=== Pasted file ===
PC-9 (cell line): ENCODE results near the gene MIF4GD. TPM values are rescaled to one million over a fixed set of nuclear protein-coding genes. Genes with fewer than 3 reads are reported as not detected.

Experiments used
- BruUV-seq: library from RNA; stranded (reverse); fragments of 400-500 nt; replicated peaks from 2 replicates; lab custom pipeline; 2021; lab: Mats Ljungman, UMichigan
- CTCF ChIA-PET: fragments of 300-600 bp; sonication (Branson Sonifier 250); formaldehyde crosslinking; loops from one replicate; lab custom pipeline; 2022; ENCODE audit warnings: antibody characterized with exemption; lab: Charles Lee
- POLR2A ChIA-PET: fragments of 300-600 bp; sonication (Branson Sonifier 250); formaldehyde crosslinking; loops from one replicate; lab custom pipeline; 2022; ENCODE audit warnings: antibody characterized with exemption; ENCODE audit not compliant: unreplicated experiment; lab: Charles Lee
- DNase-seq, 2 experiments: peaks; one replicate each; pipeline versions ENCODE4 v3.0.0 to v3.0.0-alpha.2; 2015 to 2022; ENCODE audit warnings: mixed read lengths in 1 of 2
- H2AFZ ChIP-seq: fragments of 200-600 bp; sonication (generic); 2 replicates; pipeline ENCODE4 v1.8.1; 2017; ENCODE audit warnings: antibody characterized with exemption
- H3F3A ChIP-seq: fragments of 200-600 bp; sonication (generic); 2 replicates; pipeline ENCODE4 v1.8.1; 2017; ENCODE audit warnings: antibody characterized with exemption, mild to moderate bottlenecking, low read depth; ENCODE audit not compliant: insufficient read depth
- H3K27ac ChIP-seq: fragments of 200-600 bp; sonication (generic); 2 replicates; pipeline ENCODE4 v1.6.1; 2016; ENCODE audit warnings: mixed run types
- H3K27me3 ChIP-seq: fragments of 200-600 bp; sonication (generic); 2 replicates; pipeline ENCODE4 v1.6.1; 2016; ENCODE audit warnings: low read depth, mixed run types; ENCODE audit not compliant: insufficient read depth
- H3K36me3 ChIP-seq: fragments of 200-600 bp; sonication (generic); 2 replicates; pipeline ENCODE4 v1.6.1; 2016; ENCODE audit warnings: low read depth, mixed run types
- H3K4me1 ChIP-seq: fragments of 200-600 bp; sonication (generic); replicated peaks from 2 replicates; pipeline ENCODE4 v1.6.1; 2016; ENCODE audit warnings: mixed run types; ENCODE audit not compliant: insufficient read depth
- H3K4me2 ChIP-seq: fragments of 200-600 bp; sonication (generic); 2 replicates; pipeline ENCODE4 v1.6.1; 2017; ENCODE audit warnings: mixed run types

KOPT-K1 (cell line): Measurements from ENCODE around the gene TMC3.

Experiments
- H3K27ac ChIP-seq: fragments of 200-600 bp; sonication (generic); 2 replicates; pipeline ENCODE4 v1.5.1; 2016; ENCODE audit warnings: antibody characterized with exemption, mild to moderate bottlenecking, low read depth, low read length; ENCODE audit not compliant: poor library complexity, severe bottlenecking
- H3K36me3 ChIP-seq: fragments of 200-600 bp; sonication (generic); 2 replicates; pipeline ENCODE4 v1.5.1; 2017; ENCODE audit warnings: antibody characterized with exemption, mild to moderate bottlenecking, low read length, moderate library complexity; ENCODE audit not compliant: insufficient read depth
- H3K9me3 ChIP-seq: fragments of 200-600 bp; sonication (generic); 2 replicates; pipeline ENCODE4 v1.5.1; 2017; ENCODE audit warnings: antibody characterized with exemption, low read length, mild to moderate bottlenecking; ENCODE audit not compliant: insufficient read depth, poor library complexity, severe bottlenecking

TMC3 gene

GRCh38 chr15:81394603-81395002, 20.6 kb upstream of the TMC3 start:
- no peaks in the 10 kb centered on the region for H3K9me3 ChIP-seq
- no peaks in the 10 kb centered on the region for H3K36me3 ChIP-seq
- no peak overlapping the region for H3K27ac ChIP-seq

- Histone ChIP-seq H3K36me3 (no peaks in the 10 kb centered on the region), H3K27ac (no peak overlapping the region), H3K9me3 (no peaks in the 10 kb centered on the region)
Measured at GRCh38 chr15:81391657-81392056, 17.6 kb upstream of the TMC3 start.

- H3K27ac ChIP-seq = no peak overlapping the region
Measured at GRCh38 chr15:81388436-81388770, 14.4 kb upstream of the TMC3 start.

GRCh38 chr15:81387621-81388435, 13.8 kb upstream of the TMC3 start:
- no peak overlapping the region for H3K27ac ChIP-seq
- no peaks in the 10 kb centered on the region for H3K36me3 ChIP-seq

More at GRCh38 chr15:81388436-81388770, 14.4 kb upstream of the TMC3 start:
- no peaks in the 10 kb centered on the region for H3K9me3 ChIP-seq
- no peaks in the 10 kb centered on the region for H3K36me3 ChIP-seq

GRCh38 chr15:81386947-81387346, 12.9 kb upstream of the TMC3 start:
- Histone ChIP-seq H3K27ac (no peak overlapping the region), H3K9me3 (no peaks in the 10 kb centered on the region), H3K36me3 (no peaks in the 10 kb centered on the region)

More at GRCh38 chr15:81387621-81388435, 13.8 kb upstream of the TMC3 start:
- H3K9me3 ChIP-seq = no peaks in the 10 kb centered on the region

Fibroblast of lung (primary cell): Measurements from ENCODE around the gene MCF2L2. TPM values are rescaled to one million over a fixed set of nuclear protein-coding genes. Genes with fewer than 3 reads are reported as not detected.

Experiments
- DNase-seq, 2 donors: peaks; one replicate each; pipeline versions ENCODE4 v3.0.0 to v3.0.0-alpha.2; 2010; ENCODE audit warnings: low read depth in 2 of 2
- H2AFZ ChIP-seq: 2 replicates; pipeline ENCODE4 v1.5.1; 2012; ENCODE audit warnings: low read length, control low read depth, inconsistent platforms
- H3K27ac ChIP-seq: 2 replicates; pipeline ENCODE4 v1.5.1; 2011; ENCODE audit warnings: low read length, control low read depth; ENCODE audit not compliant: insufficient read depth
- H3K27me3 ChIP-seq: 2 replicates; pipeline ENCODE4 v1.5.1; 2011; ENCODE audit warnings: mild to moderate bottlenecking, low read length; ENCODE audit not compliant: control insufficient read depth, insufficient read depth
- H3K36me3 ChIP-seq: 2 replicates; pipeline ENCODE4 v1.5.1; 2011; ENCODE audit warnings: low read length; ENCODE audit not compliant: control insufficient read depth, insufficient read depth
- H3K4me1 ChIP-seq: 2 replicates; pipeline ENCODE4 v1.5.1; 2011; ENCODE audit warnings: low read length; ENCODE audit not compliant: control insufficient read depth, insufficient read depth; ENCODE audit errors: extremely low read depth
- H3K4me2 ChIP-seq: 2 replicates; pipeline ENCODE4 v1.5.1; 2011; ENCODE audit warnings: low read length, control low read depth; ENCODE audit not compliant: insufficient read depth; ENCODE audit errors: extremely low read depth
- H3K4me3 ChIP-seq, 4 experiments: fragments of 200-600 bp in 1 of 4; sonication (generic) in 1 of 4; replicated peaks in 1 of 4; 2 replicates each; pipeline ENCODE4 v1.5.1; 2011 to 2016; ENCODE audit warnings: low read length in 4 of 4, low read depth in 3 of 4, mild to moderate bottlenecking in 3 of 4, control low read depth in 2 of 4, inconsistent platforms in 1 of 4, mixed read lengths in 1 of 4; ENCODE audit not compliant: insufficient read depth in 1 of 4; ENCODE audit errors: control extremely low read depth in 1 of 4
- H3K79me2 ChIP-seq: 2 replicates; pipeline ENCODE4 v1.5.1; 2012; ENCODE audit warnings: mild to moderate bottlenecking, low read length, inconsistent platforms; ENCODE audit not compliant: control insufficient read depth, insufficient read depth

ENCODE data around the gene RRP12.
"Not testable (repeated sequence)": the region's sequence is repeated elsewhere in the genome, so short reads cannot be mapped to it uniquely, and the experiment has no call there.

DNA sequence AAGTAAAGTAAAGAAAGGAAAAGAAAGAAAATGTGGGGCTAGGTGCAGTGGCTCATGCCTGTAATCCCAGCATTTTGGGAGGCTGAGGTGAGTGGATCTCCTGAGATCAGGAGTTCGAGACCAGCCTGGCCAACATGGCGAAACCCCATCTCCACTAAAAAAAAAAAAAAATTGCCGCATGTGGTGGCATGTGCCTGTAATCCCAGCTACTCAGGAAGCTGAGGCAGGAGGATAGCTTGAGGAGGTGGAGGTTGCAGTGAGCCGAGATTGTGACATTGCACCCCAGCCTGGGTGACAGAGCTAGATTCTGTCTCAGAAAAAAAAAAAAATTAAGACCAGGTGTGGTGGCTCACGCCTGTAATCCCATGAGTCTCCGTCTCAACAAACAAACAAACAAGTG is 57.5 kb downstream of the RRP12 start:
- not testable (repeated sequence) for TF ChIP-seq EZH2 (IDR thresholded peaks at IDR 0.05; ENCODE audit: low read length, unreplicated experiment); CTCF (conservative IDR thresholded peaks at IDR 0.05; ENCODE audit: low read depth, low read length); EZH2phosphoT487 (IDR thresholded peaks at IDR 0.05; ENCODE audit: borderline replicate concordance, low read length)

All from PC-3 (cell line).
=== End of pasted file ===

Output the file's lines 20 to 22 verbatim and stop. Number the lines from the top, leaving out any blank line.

GRCh38 chr15:81394603-81395002, 20.6 kb upstream of the TMC3 start:
- no peaks in the 10 kb centered on the region for H3K9me3 ChIP-seq
- no peaks in the 10 kb centered on the region for H3K36me3 ChIP-seq